Author Topic: Lockheed C-130 Hercules  (Read 24097 times)

Offline Jeffry Fontaine

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Lockheed C-130 Hercules
« on: March 31, 2012, 12:34:40 AM »
According to a recent AINon-line.com report, the C-130XJ (X = Expandable) is Lockheed's response to the C-27 Spartan.  Click on html to view article, click on thumbnail to view larger image of the conceptual artwork. 

(Image source: AINon-line.com)

Apparently the AINon-line informatoin was derived from this From Lockheed Martin announcement:
Quote
(Source: http://lockheedmartin.tumblr.com/page/3)

Lockheed Martin launches new lower cost version of the proven C-130J Super Hercules

The Lockheed Martin C-130J Super Hercules is the most advanced airlifter ever built. The C‑130J combines the latest in aerospace technology with a proven, rugged airframe design.  The result is an aircraft that gives an operator more capability with greater operational efficiency than any other airlifter.

To meet the demands of the new economic environment, while still providing unmatched tactical airlift capability, Lockheed Martin has launched at the Singapore Airshow the C-130XJ.  The C‑130XJ, X referring to expandable, has at its heart the proven and highly successful C-130J program.

The C-130XJ is being offered across international markets to those operators that do not require all of enhanced capabilities inherent in C-130J.  As such, it will have a significantly lower price.  Despite this it will have growth capability, post delivery, in many mission areas.  The only exception will be those items that have to be part of the initial build such as the Enhanced Cargo Handling System.

The C-130XJ will be especially attractive in two main areas - the special mission market that utilize roll on/roll off mission packages and those countries or operators that primarily use their airlift aircraft for low threat air/land movement of troops and equipment

The C-130XJ has been carefully tailored to provide the very best the proven C-130J model has to offer in air/land movement of personnel and equipment and delivery of humanitarian relief and aero medical evacuation.  The C-130XJ retains all the provisions necessary to fully configure the aircraft for combat operations should the need arise.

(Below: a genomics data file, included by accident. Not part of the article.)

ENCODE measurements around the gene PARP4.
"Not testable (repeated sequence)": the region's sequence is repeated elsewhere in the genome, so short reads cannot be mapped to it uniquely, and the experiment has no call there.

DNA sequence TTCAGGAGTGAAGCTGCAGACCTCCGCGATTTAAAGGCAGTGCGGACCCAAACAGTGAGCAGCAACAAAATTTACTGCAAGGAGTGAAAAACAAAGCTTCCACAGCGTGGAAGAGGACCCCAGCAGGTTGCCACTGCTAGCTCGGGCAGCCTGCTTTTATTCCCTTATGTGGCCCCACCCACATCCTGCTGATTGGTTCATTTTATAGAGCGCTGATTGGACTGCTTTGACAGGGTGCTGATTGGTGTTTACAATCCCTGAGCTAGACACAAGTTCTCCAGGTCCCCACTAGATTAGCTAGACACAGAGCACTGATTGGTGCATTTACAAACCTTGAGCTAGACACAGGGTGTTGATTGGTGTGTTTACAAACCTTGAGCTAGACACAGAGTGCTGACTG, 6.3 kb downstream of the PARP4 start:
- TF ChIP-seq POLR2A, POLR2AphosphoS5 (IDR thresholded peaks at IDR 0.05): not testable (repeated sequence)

The C-130XJ retains the current C-130J propulsion and avionics suite, and there are no changes to the current C-130J airframe design.  The primary airframe focus is on the short body C-130J, but the XJ solution could be offered for the C-130J-30 stretch version if requested.

The C-130XJ will be have the capability to fly the same full spectrum of missions that the C-130 has always flown  which includes compatibility with a wide range of roll-on/roll-off special mission packages that enable the aircraft to perform search and rescue, fire fighting, surveillance and reconnaissance, signals intelligence and close air support missions.

The C-130XJ design is established and is already generating interest and requests from around the world.


Other related links:

Wikipedia - Lockheed C-130
USAF Fact Sheet - C-130 Hercules
US Navy fact file - C-130 Hercules
C-130Hercules.net - C-130 images and forum
USAF Air Mobility Command Museum - C-130 Hercules
« Last Edit: March 31, 2012, 12:43:27 AM by Jeffry Fontaine »
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Offline Alvis 3.1

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Re: Lockheed C-130 Hercules
« Reply #1 on: March 31, 2012, 12:38:49 AM »
Yanno, I really need to just slap Warp pods onto a herk and call it a day. That plane is never going to retire.

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Offline The Big Gimper

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Re: Lockheed C-130 Hercules
« Reply #2 on: March 31, 2012, 12:41:36 AM »
Nice. Canada will be looking for a new SAR bird. Makes for ease of maintenance and one-stop shopping for the flight crew.

The KC-390 is quite cool too:

http://www.jrlucariny.com/Site2008/embkc390/embkc390.html
http://www.militaryphotos.net/forums/showthread.php?199814-Embraer-s-KC390-to-fly-in-2014
Work in progress ::

I am giving up listing them. They all end up on the shelf of procrastination anyways.

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Offline Jeffry Fontaine

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Re: Lockheed C-130 Hercules
« Reply #3 on: March 31, 2012, 12:45:11 AM »
One of my favorite C-130 images is this November 1963 image showing a USMC KC-130F aboard the USS Forrestal (CV-59) for compatibility testing for the proposed Super COD aircraft. 

Click thumbnail to view larger image.


(Image source: Wikipedia via US Navy)
"Every day we hear about new studies 'revealing' what should have been obvious to sentient beings for generations; 'Research shows wolverines don't like to be teased" -- Jonah Goldberg

Offline kitnut617

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Re: Lockheed C-130 Hercules
« Reply #4 on: March 31, 2012, 05:10:02 AM »
I think this pic is really cool too:

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Re: Lockheed C-130 Hercules
« Reply #5 on: March 31, 2012, 05:12:43 AM »
Not so sure about the bit about "...Lockheed's response to the C-27 Spartan".  After all, originally (after the joint Lockheed Martin Alenia Tactical Transport Systems (LMATTS) partnership ended), Lockheed offered the basic C-130J for the same role.  Also given that one of the reasons for the recent USAF C-27J cancellation was that the C-130Js were already being used in that tactical transport role, there would be no need to develop a whole new response.  Rather, this is more Lockheed Martin squeezing more possible sales out of the old girl...especially for possible customers that don.t want to (or can't afford) new build C-130Js...not that that is a problem.